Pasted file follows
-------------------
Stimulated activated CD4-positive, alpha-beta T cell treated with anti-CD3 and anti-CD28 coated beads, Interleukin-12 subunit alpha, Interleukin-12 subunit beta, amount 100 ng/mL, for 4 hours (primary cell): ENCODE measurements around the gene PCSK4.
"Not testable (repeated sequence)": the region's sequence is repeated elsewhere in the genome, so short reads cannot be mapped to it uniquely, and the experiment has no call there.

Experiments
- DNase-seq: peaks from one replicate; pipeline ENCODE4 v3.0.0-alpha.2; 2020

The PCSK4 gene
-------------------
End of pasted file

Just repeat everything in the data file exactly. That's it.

Stimulated activated CD4-positive, alpha-beta T cell treated with anti-CD3 and anti-CD28 coated beads, Interleukin-12 subunit alpha, Interleukin-12 subunit beta, amount 100 ng/mL, for 4 hours (primary cell): ENCODE measurements around the gene PCSK4.
"Not testable (repeated sequence)": the region's sequence is repeated elsewhere in the genome, so short reads cannot be mapped to it uniquely, and the experiment has no call there.

Experiments
- DNase-seq: peaks from one replicate; pipeline ENCODE4 v3.0.0-alpha.2; 2020

The PCSK4 gene